└ ─ ─ ─ ─ ─ ─       └ ─ ─ ─ ─ ─ ─                             (ZooKeeper)

Distributed transactions and replication

To improve performance FaRM integrates the transaction and replication protocols. Both data and transaction logs use primary-backup replication in non-volatile DRAM, and it uses unreplicated transaction coordinators that communicate directly with primaries and backups. As mentioned before, FaRM uses optimistic concurrency control with read validation.

The timeline for a FaRM transaction is shown below:

During the execution phase, transactions use one-sided RDMA to read objects and they buffer the writes locally. Versions and addresses of all accessed objects are recorded by the coordinator. For primaries and backups on the same machine as the coordinator, object reads and writes to the log use local memory accesses rather than RDMA. At the end of the execution, FaRM attempts to commit the transaction by performing the following steps:

  1. Lock: The coordinator writes a LOCK record to the log of each machine that is a primary for any written object. This record contains the versions and new values of all written objects on that primary, as well as the list of all regions with written objects. The primaries process the records by attempting to lock the objects at the specified versions using compare-and-swap, and send back a message reporting if all locks were successfully taken. If any object version changed since it was read by the transaction, or if the object is currently locked by another transaction then the locking fails and the coordinator aborts the transaction. In this case, the coordinator writes an abort record to all primaries and returns an error to the application.
  2. Validate: All objects that were read but not written by the transaction are then validated by the coordinator by reading their versions from their primaries. The validation will fail and the transaction will abort if any object has changed.
  3. Commit backups: The coordinator writes a COMMIT-BACKUP record to the non-volatile logs at each backup and then waits for an ack from the NIC (Network Interface Controller) hardware without interrupting the backup’s CPU. The COMMIT-BACKUP log record has the same payload as a LOCK record.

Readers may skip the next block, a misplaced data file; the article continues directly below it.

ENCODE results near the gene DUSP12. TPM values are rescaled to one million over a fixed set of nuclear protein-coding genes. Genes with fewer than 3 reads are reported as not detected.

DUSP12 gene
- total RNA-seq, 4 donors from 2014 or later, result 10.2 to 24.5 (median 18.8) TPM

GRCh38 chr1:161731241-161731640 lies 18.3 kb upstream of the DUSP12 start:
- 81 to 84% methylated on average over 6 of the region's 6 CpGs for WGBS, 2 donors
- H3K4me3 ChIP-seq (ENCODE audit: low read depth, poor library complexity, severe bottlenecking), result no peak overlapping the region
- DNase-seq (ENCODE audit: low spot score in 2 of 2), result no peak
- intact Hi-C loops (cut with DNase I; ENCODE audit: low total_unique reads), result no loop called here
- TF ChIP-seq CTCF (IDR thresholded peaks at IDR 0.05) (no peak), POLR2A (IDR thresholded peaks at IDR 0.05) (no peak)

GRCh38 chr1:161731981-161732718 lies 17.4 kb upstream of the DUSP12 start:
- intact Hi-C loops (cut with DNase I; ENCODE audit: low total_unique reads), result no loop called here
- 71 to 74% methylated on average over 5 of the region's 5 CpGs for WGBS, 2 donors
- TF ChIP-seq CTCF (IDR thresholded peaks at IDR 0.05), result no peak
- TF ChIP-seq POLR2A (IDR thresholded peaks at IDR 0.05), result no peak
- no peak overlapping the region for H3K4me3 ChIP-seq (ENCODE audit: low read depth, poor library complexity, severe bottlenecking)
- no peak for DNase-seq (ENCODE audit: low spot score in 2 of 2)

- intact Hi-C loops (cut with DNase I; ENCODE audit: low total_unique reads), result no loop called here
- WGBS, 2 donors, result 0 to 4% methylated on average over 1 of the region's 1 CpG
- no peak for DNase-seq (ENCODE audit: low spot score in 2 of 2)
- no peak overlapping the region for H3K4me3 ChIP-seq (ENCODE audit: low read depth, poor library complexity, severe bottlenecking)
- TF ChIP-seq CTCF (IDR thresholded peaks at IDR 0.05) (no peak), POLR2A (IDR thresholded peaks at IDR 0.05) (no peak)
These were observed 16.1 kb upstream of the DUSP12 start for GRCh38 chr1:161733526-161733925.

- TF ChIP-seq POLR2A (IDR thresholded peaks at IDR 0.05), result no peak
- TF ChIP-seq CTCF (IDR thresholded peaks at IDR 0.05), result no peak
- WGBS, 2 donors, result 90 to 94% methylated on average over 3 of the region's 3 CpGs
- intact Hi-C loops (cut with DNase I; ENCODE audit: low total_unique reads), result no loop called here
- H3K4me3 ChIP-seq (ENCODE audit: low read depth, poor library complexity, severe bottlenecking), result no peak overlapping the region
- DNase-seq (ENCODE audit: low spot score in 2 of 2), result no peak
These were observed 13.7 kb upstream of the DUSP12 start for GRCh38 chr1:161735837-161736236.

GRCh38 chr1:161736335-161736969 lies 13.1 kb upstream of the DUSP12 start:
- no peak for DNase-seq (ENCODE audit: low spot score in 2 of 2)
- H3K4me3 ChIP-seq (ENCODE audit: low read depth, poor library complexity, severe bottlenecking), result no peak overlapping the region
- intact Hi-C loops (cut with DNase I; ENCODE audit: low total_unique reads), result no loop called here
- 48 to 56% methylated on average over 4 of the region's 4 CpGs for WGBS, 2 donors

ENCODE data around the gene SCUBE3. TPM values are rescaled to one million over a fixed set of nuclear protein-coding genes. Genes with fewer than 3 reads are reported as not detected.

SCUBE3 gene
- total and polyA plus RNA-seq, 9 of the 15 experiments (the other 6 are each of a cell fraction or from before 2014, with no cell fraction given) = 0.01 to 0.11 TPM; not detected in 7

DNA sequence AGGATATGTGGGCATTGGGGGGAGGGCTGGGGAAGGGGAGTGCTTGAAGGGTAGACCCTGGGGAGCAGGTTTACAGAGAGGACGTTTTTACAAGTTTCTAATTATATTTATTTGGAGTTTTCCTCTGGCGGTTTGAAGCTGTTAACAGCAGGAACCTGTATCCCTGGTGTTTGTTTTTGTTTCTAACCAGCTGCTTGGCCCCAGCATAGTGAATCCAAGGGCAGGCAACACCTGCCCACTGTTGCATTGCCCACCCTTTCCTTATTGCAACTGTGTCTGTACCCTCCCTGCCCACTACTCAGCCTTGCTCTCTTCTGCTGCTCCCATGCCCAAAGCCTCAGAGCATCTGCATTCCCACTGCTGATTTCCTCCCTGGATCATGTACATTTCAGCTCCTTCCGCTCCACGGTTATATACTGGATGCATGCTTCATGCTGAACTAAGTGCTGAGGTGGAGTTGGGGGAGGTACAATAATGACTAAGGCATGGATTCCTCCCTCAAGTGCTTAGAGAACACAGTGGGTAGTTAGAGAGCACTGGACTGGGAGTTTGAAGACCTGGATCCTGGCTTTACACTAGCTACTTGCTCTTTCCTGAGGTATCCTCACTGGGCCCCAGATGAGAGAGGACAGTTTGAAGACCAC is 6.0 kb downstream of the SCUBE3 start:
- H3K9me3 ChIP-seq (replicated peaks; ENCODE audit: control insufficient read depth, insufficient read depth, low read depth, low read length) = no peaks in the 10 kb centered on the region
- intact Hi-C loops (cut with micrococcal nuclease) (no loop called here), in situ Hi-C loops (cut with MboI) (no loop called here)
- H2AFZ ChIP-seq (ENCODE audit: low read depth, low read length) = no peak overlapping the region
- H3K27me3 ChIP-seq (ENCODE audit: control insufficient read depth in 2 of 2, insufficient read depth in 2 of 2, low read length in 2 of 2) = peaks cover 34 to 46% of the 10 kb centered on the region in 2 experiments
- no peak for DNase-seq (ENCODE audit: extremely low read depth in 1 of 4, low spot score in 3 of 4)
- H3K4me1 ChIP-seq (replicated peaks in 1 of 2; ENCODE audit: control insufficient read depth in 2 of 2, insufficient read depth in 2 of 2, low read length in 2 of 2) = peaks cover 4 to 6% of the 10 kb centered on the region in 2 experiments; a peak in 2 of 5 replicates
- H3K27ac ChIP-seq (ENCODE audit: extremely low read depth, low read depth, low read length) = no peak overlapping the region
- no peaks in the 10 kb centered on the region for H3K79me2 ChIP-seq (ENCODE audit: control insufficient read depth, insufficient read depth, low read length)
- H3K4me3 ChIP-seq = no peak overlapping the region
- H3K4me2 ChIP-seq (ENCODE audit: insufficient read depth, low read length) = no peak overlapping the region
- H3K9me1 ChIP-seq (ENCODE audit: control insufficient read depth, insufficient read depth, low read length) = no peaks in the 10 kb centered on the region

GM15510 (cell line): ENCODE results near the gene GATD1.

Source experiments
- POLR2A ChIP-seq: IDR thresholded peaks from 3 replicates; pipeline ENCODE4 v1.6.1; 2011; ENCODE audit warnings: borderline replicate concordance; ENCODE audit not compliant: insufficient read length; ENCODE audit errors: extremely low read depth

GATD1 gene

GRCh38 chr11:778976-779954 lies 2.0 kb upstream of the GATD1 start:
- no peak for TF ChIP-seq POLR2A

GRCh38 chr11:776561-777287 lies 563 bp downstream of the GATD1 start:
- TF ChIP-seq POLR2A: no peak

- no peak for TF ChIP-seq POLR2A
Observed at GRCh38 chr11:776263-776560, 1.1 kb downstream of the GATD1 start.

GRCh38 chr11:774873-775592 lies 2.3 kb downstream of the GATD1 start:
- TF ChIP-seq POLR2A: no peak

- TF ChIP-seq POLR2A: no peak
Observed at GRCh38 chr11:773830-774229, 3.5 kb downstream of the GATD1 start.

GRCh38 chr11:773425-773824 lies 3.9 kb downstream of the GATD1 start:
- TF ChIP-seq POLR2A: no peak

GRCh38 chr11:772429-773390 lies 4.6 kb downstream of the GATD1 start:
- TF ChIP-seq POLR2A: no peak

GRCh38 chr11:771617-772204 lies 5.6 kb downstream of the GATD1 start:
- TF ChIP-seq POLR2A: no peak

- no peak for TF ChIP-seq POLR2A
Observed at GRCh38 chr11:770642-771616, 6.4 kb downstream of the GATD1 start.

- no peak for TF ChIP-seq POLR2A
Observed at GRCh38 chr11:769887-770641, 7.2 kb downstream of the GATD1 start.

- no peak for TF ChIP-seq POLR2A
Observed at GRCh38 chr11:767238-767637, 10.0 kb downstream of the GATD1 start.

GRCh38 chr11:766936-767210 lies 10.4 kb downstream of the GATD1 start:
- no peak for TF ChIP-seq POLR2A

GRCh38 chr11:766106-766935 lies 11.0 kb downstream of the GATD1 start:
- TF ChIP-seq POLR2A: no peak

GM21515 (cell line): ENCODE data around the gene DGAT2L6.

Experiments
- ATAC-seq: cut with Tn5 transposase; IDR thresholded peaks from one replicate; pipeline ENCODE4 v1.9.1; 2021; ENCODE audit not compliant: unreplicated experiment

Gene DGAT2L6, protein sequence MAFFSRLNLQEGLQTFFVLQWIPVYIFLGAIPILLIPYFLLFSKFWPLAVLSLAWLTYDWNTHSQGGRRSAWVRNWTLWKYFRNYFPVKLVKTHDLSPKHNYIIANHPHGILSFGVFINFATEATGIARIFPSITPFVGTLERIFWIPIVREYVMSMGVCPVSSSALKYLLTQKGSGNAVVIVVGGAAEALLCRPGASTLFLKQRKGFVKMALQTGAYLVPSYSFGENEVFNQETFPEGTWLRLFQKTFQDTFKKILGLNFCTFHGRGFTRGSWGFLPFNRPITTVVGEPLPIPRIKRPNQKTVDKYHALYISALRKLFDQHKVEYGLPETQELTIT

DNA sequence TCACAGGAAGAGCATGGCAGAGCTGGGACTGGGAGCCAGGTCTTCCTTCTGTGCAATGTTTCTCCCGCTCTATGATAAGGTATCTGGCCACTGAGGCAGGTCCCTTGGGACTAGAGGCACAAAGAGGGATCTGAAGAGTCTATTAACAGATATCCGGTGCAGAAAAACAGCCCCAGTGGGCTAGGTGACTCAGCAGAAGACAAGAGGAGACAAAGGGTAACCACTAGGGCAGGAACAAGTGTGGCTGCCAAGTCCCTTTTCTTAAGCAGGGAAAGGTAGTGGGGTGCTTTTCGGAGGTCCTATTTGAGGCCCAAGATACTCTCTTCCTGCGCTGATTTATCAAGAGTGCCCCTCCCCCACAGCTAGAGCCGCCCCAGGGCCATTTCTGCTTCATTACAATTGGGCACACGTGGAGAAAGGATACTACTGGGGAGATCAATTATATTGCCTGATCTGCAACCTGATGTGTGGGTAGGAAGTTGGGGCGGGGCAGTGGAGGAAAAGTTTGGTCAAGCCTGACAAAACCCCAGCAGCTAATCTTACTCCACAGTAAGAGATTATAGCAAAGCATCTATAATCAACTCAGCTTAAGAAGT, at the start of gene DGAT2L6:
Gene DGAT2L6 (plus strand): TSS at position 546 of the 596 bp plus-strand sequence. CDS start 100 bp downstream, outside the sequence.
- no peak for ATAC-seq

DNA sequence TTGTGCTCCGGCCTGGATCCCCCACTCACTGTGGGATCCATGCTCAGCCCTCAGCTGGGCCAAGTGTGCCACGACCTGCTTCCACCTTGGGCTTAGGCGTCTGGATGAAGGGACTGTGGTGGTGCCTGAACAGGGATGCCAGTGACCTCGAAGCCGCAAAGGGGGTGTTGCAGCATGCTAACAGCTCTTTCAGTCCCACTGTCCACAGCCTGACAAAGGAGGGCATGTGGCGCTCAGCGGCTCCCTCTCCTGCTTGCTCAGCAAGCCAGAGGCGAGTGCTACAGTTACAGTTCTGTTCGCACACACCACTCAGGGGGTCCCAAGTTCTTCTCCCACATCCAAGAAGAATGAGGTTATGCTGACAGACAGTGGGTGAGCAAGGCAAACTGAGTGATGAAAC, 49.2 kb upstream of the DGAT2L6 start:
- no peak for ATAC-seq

4. Commit primaries: The coordinator writes a COMMIT-PRIMARY record to the log at each primary after all COMMIT-BACKUP writes have been acked. The coordinator then reports completion to the application after receiving at least one hardware ack for a COMMIT-PRIMARY record, or if the coordinator wrote one locally. The primaries process these records by updating the objects, incrementing their versions, and unlocking them, which exposes the writes committed by the transaction.
  5. Truncate: Both backups and primaries keep the records in their logs until they are truncated. Truncation is done lazily by the coordinator after it receives acks from all primaries. Backups apply the updates to their copies of the objects at truncation time.


The serialization of committed read-write transactions occurs when the locks are acquired, for committed read-only transactions it occurs at the point of their last read. This is because the versions of all read and written objects at the serialization point are the same as the versions seen during execution.

Serializability in FaRM is also strict1: the serialization point is always between the start of execution and the completion being reported to the application.

Even in case of failures FaRM ensures serializability. This is achieved by waiting acks for all backups before writing COMMIT-PRIMARY. Imagine that the coordinator does not receive an ack for a backup and writes COMMIT-PRIMARY. The application will receive a confirmation that the transaction was successful. If all replicas that stored the modification fail and the only backup surviving is the one that didn’t acked because it never received COMMIT-BACKUP, this would result in losing the modification that was once confirmed.

For COMMIT-PRIMARY a single ack is enough for reporting back success to the application. This is true because FaRM assumes up to f failures for a f + 1 shard. Then at least one machine will have a record attesting the commit. If not a single one COMMIT-PRIMARY was written and the primaries and backups failed, the LOCK records would survive but there wouldn’t be any record attesting that validation succeeded.

Failure recovery

Durability and high availability are provided by replicating the data. FaRM assumes that machines can fail by crashing but can recover (fail-recovery) without losing the contents of non-volatile DRAM.

FaRM provides durability for all committed transactions even if the entire cluster fails or loses power: the committed state is recovered from regions and logs stored in non-volatile DRAM. It ensures durability even if at most f replicas per object lose the contents of non-volatile DRAM. FaRM can maintain availability with failures and network partitions provided that a majority of machines remain connected to each other and to a majority of replicas in the ZooKeeper service, and the partition contains at least one replica of each object.

Failure detection

FaRM uses leases to detect failures. Every machine other than the CM holds a lease at the CM and the CM holds a lease at every other machine. If any of these leases expire, failure recovery is then triggered.